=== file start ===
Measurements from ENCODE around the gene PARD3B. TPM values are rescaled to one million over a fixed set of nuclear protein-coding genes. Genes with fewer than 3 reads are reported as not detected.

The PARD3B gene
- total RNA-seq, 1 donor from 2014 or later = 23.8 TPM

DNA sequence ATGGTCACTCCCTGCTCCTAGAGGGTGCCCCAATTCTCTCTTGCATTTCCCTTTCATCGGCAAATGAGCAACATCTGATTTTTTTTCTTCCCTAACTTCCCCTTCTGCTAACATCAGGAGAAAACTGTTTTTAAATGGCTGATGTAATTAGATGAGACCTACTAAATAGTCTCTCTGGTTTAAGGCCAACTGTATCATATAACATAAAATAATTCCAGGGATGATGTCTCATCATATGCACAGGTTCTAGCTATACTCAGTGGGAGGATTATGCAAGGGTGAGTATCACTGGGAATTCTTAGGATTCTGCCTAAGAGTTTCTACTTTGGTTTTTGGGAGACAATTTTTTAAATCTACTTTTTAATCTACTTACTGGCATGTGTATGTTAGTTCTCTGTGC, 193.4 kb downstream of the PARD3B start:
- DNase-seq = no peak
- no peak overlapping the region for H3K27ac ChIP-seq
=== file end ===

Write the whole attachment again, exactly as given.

Measurements from ENCODE around the gene PARD3B. TPM values are rescaled to one million over a fixed set of nuclear protein-coding genes. Genes with fewer than 3 reads are reported as not detected.

The PARD3B gene
- total RNA-seq, 1 donor from 2014 or later = 23.8 TPM

DNA sequence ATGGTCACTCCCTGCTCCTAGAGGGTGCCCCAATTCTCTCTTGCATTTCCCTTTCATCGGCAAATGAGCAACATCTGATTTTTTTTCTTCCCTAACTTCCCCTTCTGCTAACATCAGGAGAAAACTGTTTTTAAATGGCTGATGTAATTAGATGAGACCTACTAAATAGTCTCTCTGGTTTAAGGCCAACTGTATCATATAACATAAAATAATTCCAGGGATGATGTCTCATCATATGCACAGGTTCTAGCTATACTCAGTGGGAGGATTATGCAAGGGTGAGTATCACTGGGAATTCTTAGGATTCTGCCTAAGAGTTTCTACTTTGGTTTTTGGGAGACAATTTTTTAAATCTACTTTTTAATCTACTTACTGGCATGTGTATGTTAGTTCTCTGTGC, 193.4 kb downstream of the PARD3B start:
- DNase-seq = no peak
- no peak overlapping the region for H3K27ac ChIP-seq